We do, however, prepare and publish the mean and median average time served by released prisoners in England & Wales according to sentence length. Some of this data can be found in the table below, a further breakdown is available in the attached tables.

Table - Mean and Median time served in prison by prisoners released from determinate sentences by sentence length and sex

Mean time (months) served by prison sentence (male and female prisoners)

Median time (months) served by prisons sentence (male and female prisoners)







2015R 2





Not available



Not available

Data revisions

(R) Existing data processing of average time served figures artificially rounded down to the nearest whole number of months. The revised figures presented here are based on unrounded average time served data. This change has had the effect of revising all of the previous time served figures and this has also resulted in a change in all of the 'percentage time served' figures.

(2) Due to improvements in IT systems, the 2015 prisons admissions data was taken from a different source, and, for statistical reporting purposes only, are produced using a different method.

The figures in these tables have been drawn from administrative IT systems which, as with any large scale recording system, are subject to possible errors with data entry and processing.

Written Question
Offenders: Suicide
Thursday 8th November 2018

Asked by: Lord Patel of Bradford (Non-affiliated - Life peer)

Question to the Ministry of Justice:

To ask Her Majesty's Government what assessment they have made of suicide rates among offenders on licence and in prisons; what assessment they have made of whether the number of offenders in the prison system contributes to those suicide rates; and whether they have plans to reduce the number of offenders in the prison system.

Answered by Lord Keen of Elie

The Government publishes data on the number of deaths among offenders being supervised in the community, and on the number and rates of deaths in prisons. The most recent statistics were released on 25 October 2018. In the year to March 2018, among offenders under post-release supervision there were 1.4 self-inflicted deaths per 1,000 offenders, down from 1.7 per 1,000 in the previous year. This rate is calculated against a snapshot of the number of offenders under supervision on 31 March, not against the total number who had been supervised during the year. The rate of self-inflicted deaths in prison in the year to September 2018 was 1.0 per 1,000 prisoners: up from 0.9 per 1,000 in the previous 12 months, but below the rate in each of the three years before that. The Government takes very seriously its responsibility to keep staff and prisoners safe, and we are committed to reducing the incidence of self-harm and suicide across the estate. This is why we have established a prison safety programme through which we are taking forward a comprehensive set of actions to improve safety in custody. They include:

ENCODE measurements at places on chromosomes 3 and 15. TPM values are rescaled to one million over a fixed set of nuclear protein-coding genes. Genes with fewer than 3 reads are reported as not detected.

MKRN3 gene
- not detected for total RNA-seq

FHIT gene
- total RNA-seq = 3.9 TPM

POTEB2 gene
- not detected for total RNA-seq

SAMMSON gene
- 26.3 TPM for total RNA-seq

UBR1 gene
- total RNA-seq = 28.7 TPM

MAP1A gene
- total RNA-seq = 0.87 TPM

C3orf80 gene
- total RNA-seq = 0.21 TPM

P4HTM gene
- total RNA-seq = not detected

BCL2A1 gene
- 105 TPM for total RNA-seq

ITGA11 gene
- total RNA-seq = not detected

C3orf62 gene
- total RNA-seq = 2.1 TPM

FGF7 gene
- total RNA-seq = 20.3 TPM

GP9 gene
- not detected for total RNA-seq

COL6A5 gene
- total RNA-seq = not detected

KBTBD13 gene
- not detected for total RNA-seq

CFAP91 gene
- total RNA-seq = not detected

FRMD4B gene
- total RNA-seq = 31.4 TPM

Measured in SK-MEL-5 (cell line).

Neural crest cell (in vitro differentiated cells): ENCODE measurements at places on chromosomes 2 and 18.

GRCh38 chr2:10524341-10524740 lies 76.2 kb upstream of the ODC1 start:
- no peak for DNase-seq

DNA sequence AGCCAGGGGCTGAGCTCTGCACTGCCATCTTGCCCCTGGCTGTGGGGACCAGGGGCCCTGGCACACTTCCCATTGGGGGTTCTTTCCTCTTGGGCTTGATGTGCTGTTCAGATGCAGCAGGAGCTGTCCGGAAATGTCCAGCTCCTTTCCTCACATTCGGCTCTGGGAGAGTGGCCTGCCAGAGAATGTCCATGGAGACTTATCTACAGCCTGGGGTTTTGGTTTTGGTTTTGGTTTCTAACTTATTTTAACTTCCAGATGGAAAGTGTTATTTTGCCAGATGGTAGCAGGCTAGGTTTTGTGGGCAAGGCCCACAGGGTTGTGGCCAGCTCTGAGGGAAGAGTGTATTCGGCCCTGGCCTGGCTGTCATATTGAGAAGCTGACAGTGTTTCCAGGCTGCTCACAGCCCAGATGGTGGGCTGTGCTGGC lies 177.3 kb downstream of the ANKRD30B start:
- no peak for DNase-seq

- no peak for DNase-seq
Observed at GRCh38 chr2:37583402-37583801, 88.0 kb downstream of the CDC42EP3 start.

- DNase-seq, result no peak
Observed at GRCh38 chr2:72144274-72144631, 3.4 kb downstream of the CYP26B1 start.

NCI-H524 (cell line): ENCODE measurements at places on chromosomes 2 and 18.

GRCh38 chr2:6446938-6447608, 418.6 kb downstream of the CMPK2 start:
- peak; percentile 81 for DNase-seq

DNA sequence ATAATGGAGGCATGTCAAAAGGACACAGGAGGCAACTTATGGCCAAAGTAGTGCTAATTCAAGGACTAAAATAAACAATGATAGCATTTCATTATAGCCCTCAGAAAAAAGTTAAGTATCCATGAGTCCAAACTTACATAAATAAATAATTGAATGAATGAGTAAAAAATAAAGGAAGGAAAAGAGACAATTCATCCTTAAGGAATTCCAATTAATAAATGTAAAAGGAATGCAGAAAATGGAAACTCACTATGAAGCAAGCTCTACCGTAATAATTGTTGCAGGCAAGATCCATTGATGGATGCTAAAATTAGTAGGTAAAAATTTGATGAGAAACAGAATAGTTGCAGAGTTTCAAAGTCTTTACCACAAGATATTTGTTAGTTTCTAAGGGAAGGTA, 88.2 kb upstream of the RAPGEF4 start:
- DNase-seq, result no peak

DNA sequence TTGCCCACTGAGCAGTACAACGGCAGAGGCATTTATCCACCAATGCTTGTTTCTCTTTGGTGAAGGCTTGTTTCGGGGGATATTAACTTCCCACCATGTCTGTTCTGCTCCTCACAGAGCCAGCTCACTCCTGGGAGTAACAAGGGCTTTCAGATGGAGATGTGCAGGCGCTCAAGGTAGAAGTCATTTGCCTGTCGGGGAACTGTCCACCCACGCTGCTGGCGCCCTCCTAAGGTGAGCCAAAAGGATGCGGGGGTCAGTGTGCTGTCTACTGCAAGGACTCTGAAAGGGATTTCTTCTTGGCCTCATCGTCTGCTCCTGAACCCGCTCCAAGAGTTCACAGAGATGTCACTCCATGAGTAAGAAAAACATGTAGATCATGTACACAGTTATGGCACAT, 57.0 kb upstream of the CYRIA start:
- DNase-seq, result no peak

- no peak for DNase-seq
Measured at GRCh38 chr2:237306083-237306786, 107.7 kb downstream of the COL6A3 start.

• investing in over 3,000 additional staff in order to deliver consistent, purposeful regimes;
  • introducing the new key worker role, under which staff can give prisoners more effective support;
  • rolling out revised and improved training for staff in assessing and managing the risk of suicide and self-harm amongst prisoners (this has already reached more than 17,000 staff);
  • improving support for prisoners in their early days in custody;
  • revising the ACCT case management process for those identified as being at risk; and
  • renewing our partnership with the Samaritans by confirming a further three years' grant funding for their valuable Listeners Scheme.